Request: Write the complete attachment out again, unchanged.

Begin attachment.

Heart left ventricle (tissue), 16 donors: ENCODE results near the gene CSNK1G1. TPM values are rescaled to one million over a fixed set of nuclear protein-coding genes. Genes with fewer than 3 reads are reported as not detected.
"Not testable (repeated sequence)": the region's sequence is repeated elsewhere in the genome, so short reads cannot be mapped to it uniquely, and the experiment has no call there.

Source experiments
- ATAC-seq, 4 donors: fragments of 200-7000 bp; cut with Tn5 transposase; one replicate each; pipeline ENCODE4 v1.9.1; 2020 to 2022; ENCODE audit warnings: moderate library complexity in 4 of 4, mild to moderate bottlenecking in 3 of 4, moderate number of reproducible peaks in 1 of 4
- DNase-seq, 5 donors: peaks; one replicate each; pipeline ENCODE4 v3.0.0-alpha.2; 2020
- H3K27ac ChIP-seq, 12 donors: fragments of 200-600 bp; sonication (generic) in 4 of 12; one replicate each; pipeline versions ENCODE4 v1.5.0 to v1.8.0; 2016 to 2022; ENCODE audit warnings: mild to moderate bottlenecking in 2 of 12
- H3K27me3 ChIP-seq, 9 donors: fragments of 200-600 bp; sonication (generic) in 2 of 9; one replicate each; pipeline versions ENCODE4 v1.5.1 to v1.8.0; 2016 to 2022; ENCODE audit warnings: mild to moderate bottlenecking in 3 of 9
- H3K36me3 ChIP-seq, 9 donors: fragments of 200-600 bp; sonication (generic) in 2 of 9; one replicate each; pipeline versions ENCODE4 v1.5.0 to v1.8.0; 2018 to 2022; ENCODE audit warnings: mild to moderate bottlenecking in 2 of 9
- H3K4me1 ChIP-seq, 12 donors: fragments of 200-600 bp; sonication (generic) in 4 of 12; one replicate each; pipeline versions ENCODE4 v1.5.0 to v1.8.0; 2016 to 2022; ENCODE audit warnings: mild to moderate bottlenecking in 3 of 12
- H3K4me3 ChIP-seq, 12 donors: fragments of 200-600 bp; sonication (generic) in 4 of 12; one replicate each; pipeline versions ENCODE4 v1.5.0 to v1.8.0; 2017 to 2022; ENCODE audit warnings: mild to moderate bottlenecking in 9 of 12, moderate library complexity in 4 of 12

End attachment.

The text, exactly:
Heart left ventricle (tissue), 16 donors: ENCODE results near the gene CSNK1G1. TPM values are rescaled to one million over a fixed set of nuclear protein-coding genes. Genes with fewer than 3 reads are reported as not detected.
"Not testable (repeated sequence)": the region's sequence is repeated elsewhere in the genome, so short reads cannot be mapped to it uniquely, and the experiment has no call there.

Source experiments
- ATAC-seq, 4 donors: fragments of 200-7000 bp; cut with Tn5 transposase; one replicate each; pipeline ENCODE4 v1.9.1; 2020 to 2022; ENCODE audit warnings: moderate library complexity in 4 of 4, mild to moderate bottlenecking in 3 of 4, moderate number of reproducible peaks in 1 of 4
- DNase-seq, 5 donors: peaks; one replicate each; pipeline ENCODE4 v3.0.0-alpha.2; 2020
- H3K27ac ChIP-seq, 12 donors: fragments of 200-600 bp; sonication (generic) in 4 of 12; one replicate each; pipeline versions ENCODE4 v1.5.0 to v1.8.0; 2016 to 2022; ENCODE audit warnings: mild to moderate bottlenecking in 2 of 12
- H3K27me3 ChIP-seq, 9 donors: fragments of 200-600 bp; sonication (generic) in 2 of 9; one replicate each; pipeline versions ENCODE4 v1.5.1 to v1.8.0; 2016 to 2022; ENCODE audit warnings: mild to moderate bottlenecking in 3 of 9
- H3K36me3 ChIP-seq, 9 donors: fragments of 200-600 bp; sonication (generic) in 2 of 9; one replicate each; pipeline versions ENCODE4 v1.5.0 to v1.8.0; 2018 to 2022; ENCODE audit warnings: mild to moderate bottlenecking in 2 of 9
- H3K4me1 ChIP-seq, 12 donors: fragments of 200-600 bp; sonication (generic) in 4 of 12; one replicate each; pipeline versions ENCODE4 v1.5.0 to v1.8.0; 2016 to 2022; ENCODE audit warnings: mild to moderate bottlenecking in 3 of 12
- H3K4me3 ChIP-seq, 12 donors: fragments of 200-600 bp; sonication (generic) in 4 of 12; one replicate each; pipeline versions ENCODE4 v1.5.0 to v1.8.0; 2017 to 2022; ENCODE audit warnings: mild to moderate bottlenecking in 9 of 12, moderate library complexity in 4 of 12